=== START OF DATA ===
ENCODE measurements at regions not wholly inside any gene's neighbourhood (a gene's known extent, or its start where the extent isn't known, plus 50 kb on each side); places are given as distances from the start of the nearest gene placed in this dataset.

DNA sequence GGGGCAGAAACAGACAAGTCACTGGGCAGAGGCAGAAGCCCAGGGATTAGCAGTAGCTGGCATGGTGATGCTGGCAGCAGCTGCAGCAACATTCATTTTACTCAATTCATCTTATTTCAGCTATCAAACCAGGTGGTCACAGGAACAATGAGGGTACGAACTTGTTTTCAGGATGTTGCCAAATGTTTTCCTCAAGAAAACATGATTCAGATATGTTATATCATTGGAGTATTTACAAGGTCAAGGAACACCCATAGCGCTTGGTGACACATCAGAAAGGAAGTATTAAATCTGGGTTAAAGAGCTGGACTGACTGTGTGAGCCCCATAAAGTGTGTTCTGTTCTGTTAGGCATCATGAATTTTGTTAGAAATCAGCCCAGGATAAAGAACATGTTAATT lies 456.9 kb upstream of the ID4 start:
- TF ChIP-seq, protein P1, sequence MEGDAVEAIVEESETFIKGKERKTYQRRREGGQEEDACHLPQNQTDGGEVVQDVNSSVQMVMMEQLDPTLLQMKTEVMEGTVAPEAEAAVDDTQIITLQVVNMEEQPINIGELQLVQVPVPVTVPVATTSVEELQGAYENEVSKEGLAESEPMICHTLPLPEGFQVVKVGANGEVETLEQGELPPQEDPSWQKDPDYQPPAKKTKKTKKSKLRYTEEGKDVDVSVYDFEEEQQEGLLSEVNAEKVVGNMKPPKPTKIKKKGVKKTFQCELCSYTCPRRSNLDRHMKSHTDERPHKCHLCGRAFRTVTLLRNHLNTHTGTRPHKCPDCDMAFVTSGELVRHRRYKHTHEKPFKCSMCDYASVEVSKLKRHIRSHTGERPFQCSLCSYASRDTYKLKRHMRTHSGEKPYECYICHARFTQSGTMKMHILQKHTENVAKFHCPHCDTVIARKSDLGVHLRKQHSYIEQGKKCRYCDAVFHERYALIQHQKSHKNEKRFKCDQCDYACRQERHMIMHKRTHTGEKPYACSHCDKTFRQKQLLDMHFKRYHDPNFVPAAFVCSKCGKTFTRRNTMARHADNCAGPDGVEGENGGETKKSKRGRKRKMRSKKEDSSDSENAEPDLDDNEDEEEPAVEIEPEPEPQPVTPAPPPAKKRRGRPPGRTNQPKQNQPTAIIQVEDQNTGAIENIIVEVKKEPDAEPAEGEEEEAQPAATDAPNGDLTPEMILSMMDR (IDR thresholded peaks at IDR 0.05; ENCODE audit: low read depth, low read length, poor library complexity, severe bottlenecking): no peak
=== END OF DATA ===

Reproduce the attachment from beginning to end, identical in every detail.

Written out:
ENCODE measurements at regions not wholly inside any gene's neighbourhood (a gene's known extent, or its start where the extent isn't known, plus 50 kb on each side); places are given as distances from the start of the nearest gene placed in this dataset.

DNA sequence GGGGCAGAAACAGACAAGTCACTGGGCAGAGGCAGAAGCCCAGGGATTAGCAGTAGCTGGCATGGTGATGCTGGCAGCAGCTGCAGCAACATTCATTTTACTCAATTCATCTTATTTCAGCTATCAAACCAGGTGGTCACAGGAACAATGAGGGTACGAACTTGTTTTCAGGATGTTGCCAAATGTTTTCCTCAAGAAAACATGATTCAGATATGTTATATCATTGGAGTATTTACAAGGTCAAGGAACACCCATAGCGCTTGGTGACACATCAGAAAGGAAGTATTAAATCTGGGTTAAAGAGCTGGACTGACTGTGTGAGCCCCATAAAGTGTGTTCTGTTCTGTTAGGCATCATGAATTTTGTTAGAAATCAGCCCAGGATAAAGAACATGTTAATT lies 456.9 kb upstream of the ID4 start:
- TF ChIP-seq, protein P1, sequence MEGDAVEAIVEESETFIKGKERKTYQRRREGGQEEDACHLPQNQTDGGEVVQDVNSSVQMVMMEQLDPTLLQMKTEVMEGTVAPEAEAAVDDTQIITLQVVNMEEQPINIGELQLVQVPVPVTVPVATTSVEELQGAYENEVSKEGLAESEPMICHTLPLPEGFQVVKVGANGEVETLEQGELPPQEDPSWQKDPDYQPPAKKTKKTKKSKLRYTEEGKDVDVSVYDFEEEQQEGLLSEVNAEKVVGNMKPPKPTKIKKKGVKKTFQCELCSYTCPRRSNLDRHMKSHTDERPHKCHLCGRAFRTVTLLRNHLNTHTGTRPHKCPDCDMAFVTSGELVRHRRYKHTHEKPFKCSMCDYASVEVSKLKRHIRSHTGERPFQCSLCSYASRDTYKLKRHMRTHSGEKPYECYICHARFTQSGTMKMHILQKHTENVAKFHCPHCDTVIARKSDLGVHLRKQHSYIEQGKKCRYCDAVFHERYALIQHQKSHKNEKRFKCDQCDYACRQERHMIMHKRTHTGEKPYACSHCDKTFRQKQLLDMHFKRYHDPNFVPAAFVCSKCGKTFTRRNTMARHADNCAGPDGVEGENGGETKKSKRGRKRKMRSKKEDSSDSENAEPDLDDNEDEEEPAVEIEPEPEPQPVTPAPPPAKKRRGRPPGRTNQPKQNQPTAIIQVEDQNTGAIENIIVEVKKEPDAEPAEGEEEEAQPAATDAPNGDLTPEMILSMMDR (IDR thresholded peaks at IDR 0.05; ENCODE audit: low read depth, low read length, poor library complexity, severe bottlenecking): no peak